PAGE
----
Moving the Middle

Seated figure, possibly Ife, Tada, Nigeria, late 13th–14th century, copper with traces of arsenic, lead, and tin, 21 1/4 inches tall. Nigerian National Commission for Museum and Monuments, Abuja.

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NORTHWESTERN UNIVERSITY’S museum sits on the western edge of Lake Michigan, which was icebound when I visited in January. The campus gleamed with a mixture of frost, healthy funding, and Dirk Lohan’s pale limestone architecture. If it weren’t for the fact that Northwestern boasts America’s oldest African studies program and a library containing the world’s largest single Africana collection, the frozen fields of Evanston, Illinois, might seem like a peculiar place to find the first major American exhibition of medieval African art. “Caravans of Gold, Fragments in Time: Art, Culture, and Exchange Across Medieval Saharan Africa” is both a general and a highly specific survey, featuring more than 250 objects from West Africa, the Middle East, and Europe, dating from the eighth to sixteenth centuries. Most of the African artworks (and fragments of lost artworks) are on loan from institutions in Mali, Nigeria, or Morocco, which form a kind of triangle of focus for the exhibition. From there, the show’s purview stretches outward to the Sahara and those who traveled it, for pilgrimage, trade, or cultural exchange—of gold, salt, ivory, textiles, texts, ideas.

Spread across a handful of interconnected galleries are artifacts such as majestic bronze figures, astonishing terra-cotta sculptures, and vessels—both fragmented and whole—dug up from the ground. Together, the juxtaposed fragments and treasures bespeak a historical record—eroded by colonial looting and neglect—of goods, materials, and people moving across the medieval Sahara and into the wider world. Europe is represented here by artworks manufactured from African gold and ivory, but these are literally and figuratively at the exhibition’s periphery. “Caravans of Gold” forces Europe into a marginal role. This show wants to be two things: a paradigm-shifting breakthrough in non-Eurocentric representations of global history, as well as a detailed, scholarly inquiry into one particular subject. That’s a tricky two-hander to pull off. The curator is the Block’s own Kathleen Bickford Berzock, a soft-spoken, rigorous expert in African art and co-editor of Representing Africa in American Art Museums: A Century of Collecting and Display (2010).

The Block is a big institution, but not the biggest. At a larger museum, “Caravans of Gold” might have succumbed to generalization. The middle ages are highly susceptible to inaccurate summary, and the word “medieval” invokes all sorts of old chestnuts: knights and round tables rather than ordinary human lives. Some viewers imagine the void that preceded capitalism, colonialism, and modernity. They see a lack of linear perspective and the infancy of our own visual culture. But the trans-Saharan focus of “Caravans of Gold” has helped it avoid the trap of that metanarrative, and the temptation to tack a parallel and equivalent story about medieval Africa onto medieval European history.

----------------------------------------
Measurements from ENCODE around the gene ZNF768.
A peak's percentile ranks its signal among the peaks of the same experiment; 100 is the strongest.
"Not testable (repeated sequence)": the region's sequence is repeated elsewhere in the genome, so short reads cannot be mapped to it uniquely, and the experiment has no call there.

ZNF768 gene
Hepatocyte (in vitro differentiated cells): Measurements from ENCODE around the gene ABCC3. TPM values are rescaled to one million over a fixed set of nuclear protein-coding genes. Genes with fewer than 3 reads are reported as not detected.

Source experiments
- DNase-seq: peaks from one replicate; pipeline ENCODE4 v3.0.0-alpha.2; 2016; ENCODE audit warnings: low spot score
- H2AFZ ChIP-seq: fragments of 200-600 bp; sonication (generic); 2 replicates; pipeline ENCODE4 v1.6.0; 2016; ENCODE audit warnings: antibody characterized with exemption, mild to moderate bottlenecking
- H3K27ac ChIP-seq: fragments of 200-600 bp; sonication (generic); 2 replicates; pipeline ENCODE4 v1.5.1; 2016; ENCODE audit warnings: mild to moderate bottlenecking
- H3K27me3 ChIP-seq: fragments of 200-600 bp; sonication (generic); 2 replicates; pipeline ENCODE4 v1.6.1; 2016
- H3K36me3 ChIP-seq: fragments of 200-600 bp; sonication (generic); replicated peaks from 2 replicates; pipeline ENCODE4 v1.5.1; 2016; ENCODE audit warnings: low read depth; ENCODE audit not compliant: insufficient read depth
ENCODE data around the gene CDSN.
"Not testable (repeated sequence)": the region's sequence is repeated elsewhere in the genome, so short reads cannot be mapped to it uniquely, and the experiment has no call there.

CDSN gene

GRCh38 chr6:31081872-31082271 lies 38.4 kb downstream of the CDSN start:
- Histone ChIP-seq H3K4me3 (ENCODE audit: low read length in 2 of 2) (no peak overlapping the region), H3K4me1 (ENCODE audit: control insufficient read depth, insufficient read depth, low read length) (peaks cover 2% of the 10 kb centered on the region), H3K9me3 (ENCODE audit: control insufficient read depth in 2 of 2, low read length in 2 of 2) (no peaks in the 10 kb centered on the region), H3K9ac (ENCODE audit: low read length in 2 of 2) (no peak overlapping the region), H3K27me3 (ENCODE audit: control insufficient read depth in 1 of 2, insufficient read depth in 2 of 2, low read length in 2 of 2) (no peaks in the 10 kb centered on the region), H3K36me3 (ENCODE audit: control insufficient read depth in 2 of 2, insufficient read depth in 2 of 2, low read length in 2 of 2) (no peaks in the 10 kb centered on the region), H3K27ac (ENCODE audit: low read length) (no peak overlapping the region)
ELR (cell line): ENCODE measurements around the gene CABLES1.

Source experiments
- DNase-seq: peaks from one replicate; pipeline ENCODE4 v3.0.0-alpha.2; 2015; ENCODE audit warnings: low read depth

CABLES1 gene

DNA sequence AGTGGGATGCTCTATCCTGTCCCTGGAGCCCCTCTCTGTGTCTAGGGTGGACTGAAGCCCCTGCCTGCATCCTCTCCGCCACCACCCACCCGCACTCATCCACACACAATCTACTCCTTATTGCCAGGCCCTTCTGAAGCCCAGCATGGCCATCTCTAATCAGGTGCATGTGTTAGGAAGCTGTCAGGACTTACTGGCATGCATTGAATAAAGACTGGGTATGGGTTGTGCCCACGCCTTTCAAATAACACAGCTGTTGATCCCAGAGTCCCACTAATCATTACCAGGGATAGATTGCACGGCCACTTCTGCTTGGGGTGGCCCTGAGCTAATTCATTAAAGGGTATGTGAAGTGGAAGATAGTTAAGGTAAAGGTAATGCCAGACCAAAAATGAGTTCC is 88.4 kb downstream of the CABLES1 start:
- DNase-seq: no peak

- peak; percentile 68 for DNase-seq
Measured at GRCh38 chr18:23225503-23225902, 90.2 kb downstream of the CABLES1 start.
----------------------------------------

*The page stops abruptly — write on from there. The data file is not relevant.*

THE FIRST ROOM is full of gold. There’s a vast array of currency here, from late antique and medieval Italy but also from Rabat in Morocco. The coins don’t look all that different. The Sahara was the world’s portal for accessing West African gold in the medieval period. Traders in the Sahara could swap salt, naturally abundant in the desert and crucial for human and animal life, for gold mined from the sub-Saharan region. This foundation led to a global economy motivated by foreign lust for gold. But that trade system didn’t appear from nowhere, magicked into being by Western desire.

Gold is a visual medium, and its use in medieval Africa ranged from coinage to textiles to books. A folio from the famous Blue Qur’an, which was probably made in ninth- or tenth-century Tunisia, is shown alongside a fifteenth-century French Book of Hours, included as an example of the use of gold leaf in medieval European manuscripts, as well as other books and loose leaves from Muslim and Jewish traditions, such as a siddur prayer book from fifteenth-century Lisbon. The exhibited texts are written in entirely different scripts, for different audiences, but united by the materials they are made from, showing how the culture of the book spans diverse geographies, languages, religious practices. Gold was a sort of vector for that exchange. The trade in West African gold therefore is a history not only of commerce but of intellectual exchange throughout the medieval world.

In the next room, a group of terra-cotta figures greets you: an indeterminate quadruped animal, a small mounted human figure, and a kneeling person. They’re immensely charismatic sculptures, with pronounced ears and heavy, strong bases. The horse’s body is stylized as a simple arc shape, with another arc for a head, and its rider is a simple vertical form. Some of the larger sculptures were excavated at a site called Natamatao in Mali, and they were part of a medieval tradition throughout the Niger River basin. The people represented in these sculptures controlled trade from their strongholds on the Niger River, a major thoroughfare that connected gold sources to the trans-Saharan trade routes. The people of Natamatao represented themselves as graceful and capable figures, fully in charge of their animals. Horses were key in controlling borders in this region in the medieval period, and Arabian horses were also brought across the Sahara as trade commodities.

After such whole and magnetic artworks, the section of the exhibition dedicated to the fragment, both as archaeological phenomenon (everything here was excavated in Sijilmasa, in Morocco, or Gao and Tadmekka in Mali) and as a metaphor for imagining history, is a little disappointing. It can’t be helped that fragments look underwhelming in their vitrines, more like the remnants swept from the floor of a kiln than art.